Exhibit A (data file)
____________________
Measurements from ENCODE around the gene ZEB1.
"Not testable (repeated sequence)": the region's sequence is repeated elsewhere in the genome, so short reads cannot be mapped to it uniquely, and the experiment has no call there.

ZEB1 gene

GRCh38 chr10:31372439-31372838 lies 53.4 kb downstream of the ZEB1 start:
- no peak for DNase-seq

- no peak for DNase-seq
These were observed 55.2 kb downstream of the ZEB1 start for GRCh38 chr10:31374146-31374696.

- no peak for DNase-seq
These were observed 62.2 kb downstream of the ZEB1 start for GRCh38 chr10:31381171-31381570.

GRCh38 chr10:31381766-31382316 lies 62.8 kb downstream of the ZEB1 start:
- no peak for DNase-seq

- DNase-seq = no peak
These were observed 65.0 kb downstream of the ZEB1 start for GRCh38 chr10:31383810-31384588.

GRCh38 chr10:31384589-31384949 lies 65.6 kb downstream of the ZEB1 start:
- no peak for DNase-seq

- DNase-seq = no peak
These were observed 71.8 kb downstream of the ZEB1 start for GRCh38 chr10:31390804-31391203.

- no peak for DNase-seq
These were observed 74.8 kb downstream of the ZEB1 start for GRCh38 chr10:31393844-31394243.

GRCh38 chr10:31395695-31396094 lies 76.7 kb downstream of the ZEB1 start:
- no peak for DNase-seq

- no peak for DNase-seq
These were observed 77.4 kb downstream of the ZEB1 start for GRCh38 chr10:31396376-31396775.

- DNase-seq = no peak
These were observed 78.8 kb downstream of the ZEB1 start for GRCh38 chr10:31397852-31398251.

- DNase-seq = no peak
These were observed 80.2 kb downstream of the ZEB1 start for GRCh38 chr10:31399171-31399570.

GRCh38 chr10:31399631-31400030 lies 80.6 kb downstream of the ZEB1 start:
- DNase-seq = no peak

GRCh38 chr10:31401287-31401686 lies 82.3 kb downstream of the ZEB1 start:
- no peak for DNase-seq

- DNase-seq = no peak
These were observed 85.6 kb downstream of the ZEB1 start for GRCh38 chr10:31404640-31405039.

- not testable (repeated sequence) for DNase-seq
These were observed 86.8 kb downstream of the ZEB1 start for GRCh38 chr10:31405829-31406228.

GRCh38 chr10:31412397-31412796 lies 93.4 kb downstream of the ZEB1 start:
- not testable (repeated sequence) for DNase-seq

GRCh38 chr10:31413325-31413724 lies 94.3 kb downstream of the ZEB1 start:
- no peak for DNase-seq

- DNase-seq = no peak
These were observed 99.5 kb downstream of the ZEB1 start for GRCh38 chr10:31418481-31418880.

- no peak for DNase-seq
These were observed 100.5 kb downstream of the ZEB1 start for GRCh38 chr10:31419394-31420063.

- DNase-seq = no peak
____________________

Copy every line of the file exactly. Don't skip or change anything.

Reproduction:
Measurements from ENCODE around the gene ZEB1.
"Not testable (repeated sequence)": the region's sequence is repeated elsewhere in the genome, so short reads cannot be mapped to it uniquely, and the experiment has no call there.

ZEB1 gene

GRCh38 chr10:31372439-31372838 lies 53.4 kb downstream of the ZEB1 start:
- no peak for DNase-seq

- no peak for DNase-seq
These were observed 55.2 kb downstream of the ZEB1 start for GRCh38 chr10:31374146-31374696.

- no peak for DNase-seq
These were observed 62.2 kb downstream of the ZEB1 start for GRCh38 chr10:31381171-31381570.

GRCh38 chr10:31381766-31382316 lies 62.8 kb downstream of the ZEB1 start:
- no peak for DNase-seq

- DNase-seq = no peak
These were observed 65.0 kb downstream of the ZEB1 start for GRCh38 chr10:31383810-31384588.

GRCh38 chr10:31384589-31384949 lies 65.6 kb downstream of the ZEB1 start:
- no peak for DNase-seq

- DNase-seq = no peak
These were observed 71.8 kb downstream of the ZEB1 start for GRCh38 chr10:31390804-31391203.

- no peak for DNase-seq
These were observed 74.8 kb downstream of the ZEB1 start for GRCh38 chr10:31393844-31394243.

GRCh38 chr10:31395695-31396094 lies 76.7 kb downstream of the ZEB1 start:
- no peak for DNase-seq

- no peak for DNase-seq
These were observed 77.4 kb downstream of the ZEB1 start for GRCh38 chr10:31396376-31396775.

- DNase-seq = no peak
These were observed 78.8 kb downstream of the ZEB1 start for GRCh38 chr10:31397852-31398251.

- DNase-seq = no peak
These were observed 80.2 kb downstream of the ZEB1 start for GRCh38 chr10:31399171-31399570.

GRCh38 chr10:31399631-31400030 lies 80.6 kb downstream of the ZEB1 start:
- DNase-seq = no peak

GRCh38 chr10:31401287-31401686 lies 82.3 kb downstream of the ZEB1 start:
- no peak for DNase-seq

- DNase-seq = no peak
These were observed 85.6 kb downstream of the ZEB1 start for GRCh38 chr10:31404640-31405039.

- not testable (repeated sequence) for DNase-seq
These were observed 86.8 kb downstream of the ZEB1 start for GRCh38 chr10:31405829-31406228.

GRCh38 chr10:31412397-31412796 lies 93.4 kb downstream of the ZEB1 start:
- not testable (repeated sequence) for DNase-seq

GRCh38 chr10:31413325-31413724 lies 94.3 kb downstream of the ZEB1 start:
- no peak for DNase-seq

- DNase-seq = no peak
These were observed 99.5 kb downstream of the ZEB1 start for GRCh38 chr10:31418481-31418880.

- no peak for DNase-seq
These were observed 100.5 kb downstream of the ZEB1 start for GRCh38 chr10:31419394-31420063.

- DNase-seq = no peak